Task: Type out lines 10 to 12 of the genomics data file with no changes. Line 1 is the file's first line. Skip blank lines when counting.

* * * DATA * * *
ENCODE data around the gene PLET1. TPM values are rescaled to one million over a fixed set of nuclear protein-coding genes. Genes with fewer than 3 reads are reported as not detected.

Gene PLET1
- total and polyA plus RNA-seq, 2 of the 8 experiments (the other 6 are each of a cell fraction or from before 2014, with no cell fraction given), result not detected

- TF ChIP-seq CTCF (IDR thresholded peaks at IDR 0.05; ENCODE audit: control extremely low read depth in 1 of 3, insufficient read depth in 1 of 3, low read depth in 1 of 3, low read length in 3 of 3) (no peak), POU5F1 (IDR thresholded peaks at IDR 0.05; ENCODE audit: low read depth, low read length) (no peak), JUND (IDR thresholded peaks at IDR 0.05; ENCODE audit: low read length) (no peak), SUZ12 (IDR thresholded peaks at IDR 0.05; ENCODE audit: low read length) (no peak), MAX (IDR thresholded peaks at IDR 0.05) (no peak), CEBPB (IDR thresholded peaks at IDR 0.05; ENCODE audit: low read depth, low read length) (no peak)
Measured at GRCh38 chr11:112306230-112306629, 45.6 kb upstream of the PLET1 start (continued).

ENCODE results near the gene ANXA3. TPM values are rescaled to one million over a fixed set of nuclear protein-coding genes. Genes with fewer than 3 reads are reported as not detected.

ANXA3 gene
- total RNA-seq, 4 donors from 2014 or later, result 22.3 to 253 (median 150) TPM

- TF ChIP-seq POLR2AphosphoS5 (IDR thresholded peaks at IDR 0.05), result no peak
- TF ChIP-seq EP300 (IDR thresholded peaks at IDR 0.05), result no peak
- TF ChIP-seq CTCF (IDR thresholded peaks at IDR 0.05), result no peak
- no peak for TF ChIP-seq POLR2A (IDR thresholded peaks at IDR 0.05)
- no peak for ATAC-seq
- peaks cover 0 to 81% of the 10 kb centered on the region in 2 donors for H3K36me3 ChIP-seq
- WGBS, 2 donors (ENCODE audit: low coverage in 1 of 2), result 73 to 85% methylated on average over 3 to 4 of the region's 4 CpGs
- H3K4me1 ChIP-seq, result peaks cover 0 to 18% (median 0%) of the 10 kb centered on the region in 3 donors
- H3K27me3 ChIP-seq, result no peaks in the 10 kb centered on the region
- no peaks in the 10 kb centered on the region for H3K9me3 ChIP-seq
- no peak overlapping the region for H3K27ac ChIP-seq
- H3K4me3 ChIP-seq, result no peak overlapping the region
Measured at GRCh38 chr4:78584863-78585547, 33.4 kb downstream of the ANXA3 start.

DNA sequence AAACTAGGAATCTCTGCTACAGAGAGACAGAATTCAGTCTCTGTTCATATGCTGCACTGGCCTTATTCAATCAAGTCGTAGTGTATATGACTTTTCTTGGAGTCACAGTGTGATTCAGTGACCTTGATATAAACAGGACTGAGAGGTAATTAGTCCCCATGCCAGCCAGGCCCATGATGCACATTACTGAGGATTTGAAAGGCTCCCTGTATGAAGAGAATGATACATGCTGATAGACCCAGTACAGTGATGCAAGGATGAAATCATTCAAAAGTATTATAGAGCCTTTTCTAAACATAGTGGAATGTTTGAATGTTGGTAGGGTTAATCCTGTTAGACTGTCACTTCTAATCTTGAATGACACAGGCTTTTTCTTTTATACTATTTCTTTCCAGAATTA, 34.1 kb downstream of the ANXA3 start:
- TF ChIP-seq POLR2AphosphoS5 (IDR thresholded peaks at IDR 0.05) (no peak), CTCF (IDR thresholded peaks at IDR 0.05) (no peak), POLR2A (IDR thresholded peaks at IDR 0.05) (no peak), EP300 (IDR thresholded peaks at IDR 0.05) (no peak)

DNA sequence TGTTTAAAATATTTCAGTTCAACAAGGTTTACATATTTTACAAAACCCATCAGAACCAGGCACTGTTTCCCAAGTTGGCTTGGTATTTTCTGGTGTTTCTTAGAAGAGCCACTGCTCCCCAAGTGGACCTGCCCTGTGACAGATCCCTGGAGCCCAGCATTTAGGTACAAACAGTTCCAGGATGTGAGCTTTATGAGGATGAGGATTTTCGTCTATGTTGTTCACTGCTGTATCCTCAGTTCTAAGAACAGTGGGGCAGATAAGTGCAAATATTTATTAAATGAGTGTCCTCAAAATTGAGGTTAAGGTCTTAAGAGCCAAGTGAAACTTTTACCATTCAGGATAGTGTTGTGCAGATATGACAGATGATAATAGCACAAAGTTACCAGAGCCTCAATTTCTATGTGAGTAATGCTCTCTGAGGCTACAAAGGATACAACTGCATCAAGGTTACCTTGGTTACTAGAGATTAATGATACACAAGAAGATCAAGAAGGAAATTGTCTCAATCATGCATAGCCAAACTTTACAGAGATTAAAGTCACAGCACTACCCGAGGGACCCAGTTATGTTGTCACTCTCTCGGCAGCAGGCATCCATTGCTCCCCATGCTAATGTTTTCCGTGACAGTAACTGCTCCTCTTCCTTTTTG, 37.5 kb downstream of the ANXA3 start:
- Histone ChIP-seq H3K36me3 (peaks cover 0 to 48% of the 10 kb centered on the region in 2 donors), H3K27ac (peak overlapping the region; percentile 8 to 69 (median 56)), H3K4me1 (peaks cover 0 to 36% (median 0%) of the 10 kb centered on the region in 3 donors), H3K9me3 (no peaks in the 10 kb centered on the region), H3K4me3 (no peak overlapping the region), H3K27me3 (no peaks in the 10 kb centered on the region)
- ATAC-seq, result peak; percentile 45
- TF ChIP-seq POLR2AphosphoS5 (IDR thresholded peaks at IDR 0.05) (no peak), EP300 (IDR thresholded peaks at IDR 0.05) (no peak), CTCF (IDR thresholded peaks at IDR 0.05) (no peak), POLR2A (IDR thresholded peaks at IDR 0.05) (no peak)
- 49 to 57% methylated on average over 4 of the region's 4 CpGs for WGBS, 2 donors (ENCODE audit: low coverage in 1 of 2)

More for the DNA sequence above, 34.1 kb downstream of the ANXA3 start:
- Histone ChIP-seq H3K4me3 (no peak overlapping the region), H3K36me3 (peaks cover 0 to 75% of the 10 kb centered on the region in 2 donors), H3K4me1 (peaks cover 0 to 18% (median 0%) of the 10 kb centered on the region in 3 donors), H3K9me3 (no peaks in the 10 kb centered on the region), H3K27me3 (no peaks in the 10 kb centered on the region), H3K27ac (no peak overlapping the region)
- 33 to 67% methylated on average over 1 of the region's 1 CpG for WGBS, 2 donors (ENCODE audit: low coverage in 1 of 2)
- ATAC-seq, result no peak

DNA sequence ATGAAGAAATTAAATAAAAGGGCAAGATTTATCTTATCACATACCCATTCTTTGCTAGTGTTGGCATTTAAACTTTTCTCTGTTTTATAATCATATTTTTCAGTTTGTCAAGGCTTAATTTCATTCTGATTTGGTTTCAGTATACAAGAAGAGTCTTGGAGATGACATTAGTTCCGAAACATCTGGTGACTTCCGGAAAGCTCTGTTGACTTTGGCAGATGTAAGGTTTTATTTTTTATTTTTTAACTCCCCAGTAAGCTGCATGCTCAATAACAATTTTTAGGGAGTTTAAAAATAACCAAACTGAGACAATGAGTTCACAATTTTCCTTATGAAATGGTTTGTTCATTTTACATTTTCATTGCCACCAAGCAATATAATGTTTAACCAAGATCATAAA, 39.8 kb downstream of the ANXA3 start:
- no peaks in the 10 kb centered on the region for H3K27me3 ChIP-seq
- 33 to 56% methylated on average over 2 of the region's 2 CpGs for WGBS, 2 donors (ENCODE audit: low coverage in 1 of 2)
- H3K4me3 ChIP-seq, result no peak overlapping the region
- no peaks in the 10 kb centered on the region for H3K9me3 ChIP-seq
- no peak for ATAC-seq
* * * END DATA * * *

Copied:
- TF ChIP-seq EP300 (IDR thresholded peaks at IDR 0.05), result no peak
- TF ChIP-seq CTCF (IDR thresholded peaks at IDR 0.05), result no peak
- no peak for TF ChIP-seq POLR2A (IDR thresholded peaks at IDR 0.05)